NoSQL Pioneers Are Driving the Web's Manifest Destiny

Twitter has scaled back its plans to store billions of tweets using Cassandra, a non-relational database project that Facebook created and open sourced. Friday night, Twitter said that it will still use Cassandra in a new real-time analytics project it is building, but the decision to move away from plans to migrate tweets from its current MySQL database to Cassandra is seen by some as a blow to startups and open-source projects that are attempting to move beyond relational databases.

But in reality, the level of interest about what database architecture some popular startup is using goes beyond Twitter and Cassandra, and touches on the changing nature of both the web and the software that underlies it. In short, the story here isn’t about Cassandra or databases themselves, but about groups of pioneering programmers reacting to the new ways they can build software in a world where computing is cheap.

Twitter or Digg deciding to use Cassandra, or LinkedIn using Voldemort as a key-value store, are the equivalent of pioneers traveling along the Oregon Trail as the U.S. expanded. The excitement around NoSQL data-store projects is a modern-day manifest destiny as programmers and companies lay claim to all the power that cheap computing (through the cloud or on their own hardware) has enabled.

The bottleneck is no longer around performance or the cost of computing — it’s about quickly getting the information to thousands, or hundreds of thousands, of nodes trying to act as one computer delivering a service. Google and IBM both have written about the data center as a computer, and Facebook says it thinks of adding hardware at the rack level rather than at the server level. But the current means of storing and accessing data have not made this leap from a single server to a rack — let alone an entire data center.

As programmers attempt this leap, they face several difficulties, which include working with existing software and programming languages and figuring out what problems and bottlenecks the new services built on these monolithic computer platforms will encounter. Plus, the IT world doesn’t all move at once, which means plenty of jobs and workloads will continue with the old way of doing things — that is, relational databases such as Oracle’s offerings and the open source MySQL, which Oracle now has a stake in thanks to its purchase of Sun.

The result is not a steady movement to non-relational databases or other methods of storing data, but a back-and-forth as programmers and businesses figure out what kind of architecture they need and what problems they want to solve. For a closer look at the issue and a bunch of charts detailing how the landscape is currently laid out, analyst Matt Sarrel, has penned a report over at GigaOM Pro (sub. req’d.) on the NoSQL movement called “NoSQL Databases – Providing Extreme Scale and Flexibility.” He writes:

Discussions with NoSQL vendors, project leads and enterprise customers yield estimates that between 15 and 40 percent of all RDBMS implementations would be better suited to non-relational platforms. Gartner and IDC have stated that only 15 percent of business data currently resides in an RDBMS. And according to Damien Katz, CEO and co-founder of CouchIO, developers of CouchDB, “At least one-third of projects using relational databases should be developed using non-relational technology. However, that doesn’t mean that 30 percent of [RDBMS] installations should be ripped out and replaced. It means 30 percent of projects moving forward should consider using NoSQL.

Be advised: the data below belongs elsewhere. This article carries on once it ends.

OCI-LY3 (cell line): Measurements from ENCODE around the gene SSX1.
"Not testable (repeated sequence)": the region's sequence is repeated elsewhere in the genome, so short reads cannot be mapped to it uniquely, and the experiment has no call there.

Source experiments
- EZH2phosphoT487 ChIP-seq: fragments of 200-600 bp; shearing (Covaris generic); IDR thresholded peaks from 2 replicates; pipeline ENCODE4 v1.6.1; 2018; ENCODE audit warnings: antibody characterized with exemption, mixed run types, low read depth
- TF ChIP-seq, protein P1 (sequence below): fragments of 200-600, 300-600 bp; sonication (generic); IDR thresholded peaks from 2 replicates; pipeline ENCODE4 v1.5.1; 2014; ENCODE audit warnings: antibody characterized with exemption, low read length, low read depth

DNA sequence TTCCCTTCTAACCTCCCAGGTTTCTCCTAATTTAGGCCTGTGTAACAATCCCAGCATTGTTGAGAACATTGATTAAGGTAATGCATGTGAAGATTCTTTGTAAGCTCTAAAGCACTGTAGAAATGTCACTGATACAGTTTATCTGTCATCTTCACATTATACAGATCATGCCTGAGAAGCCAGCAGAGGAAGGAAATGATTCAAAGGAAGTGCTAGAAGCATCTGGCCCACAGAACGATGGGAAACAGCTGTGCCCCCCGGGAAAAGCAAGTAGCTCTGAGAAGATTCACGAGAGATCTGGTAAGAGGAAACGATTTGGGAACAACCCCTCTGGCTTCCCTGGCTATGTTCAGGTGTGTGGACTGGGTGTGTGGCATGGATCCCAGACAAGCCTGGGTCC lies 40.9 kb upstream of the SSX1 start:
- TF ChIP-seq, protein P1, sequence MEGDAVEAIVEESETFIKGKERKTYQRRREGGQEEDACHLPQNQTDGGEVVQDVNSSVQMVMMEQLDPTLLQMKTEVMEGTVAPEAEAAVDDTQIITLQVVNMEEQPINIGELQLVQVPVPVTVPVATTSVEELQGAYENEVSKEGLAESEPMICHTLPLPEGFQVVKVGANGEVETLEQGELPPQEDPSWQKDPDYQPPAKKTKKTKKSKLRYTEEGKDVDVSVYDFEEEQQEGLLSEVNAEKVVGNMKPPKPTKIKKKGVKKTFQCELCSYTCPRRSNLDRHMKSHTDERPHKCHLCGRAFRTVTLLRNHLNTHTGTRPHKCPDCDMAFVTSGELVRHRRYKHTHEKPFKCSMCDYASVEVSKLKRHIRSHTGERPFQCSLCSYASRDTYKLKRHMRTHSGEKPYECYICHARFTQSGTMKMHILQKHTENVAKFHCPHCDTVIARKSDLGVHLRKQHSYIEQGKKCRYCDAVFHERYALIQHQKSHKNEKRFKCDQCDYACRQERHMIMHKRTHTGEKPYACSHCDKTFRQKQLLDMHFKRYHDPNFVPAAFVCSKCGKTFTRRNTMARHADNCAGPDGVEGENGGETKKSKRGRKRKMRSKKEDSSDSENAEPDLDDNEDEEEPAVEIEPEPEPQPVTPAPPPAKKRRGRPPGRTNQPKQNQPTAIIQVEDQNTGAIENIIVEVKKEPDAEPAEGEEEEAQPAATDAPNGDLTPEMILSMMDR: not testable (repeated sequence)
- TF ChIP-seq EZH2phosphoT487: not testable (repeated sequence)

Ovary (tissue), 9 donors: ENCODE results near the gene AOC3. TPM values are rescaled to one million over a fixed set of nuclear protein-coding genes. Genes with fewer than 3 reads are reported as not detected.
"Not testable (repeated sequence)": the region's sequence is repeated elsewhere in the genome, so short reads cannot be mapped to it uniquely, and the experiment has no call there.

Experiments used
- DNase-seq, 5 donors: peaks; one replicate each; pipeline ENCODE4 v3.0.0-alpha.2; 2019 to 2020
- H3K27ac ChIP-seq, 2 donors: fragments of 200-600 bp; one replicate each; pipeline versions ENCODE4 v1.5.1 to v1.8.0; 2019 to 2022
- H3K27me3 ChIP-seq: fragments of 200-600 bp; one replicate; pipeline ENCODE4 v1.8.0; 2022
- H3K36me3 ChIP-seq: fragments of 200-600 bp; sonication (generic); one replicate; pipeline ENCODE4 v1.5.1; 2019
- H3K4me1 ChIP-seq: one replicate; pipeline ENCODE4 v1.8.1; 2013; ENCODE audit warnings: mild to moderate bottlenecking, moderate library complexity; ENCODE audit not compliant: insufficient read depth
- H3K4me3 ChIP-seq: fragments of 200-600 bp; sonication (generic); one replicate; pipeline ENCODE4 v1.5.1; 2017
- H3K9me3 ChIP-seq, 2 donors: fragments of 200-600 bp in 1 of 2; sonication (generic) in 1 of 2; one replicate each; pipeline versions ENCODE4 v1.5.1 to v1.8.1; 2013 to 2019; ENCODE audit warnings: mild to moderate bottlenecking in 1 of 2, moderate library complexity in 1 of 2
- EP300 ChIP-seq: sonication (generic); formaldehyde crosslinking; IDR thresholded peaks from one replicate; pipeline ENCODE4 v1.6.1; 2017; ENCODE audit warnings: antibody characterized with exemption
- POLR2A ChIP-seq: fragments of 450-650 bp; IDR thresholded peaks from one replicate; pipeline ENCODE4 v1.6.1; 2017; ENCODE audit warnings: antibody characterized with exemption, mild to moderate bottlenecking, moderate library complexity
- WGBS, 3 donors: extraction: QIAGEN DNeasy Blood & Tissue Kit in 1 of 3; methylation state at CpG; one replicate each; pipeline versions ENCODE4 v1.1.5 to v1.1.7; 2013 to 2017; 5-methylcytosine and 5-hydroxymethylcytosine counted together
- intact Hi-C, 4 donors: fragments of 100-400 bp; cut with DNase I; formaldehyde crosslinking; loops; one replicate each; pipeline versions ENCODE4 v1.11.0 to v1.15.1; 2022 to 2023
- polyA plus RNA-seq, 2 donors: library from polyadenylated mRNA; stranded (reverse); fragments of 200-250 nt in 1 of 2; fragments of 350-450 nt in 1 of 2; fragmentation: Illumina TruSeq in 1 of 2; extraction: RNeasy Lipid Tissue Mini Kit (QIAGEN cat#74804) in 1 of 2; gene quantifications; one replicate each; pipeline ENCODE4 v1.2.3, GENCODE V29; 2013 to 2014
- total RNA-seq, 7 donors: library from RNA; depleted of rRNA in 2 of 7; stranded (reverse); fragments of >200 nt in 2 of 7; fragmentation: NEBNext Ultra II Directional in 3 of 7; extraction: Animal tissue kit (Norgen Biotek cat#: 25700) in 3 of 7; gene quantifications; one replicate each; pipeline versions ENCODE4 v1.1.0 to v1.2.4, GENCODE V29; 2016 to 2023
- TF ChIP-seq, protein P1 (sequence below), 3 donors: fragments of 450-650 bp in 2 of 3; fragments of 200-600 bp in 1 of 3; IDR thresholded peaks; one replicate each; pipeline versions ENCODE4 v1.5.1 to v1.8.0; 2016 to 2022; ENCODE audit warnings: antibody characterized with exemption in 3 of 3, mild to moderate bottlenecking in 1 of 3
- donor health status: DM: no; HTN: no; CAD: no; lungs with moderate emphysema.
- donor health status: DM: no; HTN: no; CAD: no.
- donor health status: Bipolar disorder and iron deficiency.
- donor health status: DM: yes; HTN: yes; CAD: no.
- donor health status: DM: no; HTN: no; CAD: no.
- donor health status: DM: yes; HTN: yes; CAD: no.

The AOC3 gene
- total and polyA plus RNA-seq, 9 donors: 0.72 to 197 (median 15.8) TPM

As that quote and Twitter’s own flip-flopping on its decision to use Cassandra illustrate, the efforts to take advantage of the processing power now available aren’t as simple as the westward push by pioneers in the 1800s. However, as a movement, NoSQL adherents are blazing a similar path in both importance and an opportunity for economic gains. Below, I’ve included one of many charts in the report, which offers a lay of the land for NoSQL projects. For more, read the full report.

Data Store Type Use Cases Advantages Disadvantages Key Product
Key-Value In-memory cache, web-site analytics, log file analysis Simple, replication, versioning, locking, transactions, and sorting web-accessible, schema-less, distributed Simple, small set of data types, limited transaction support Redis, Scalaris, Tokyo Cabinet
Tabular or Columnar Data mining, analytics Rapid data aggregation, scalable, versioning, locking, web-accessible, schema-less, distributed Limited transaction support Google BigTable, Hbase or HyperTable, Cassandra
Document Store Document management CRM, Business continuity Stores and retrieves unstructured documents, map/reduce, web- accessible, schema-less, distributed Limited transaction support CouchDB, MongoDB, Riak
Traditional Relational Transaction processing, typical corporate workloads Well documented and supported, mature code, widely implemented in production Cost, vertical scaling, increased complexity Oracle, Microsoft SQL Server, MySQL Cluster

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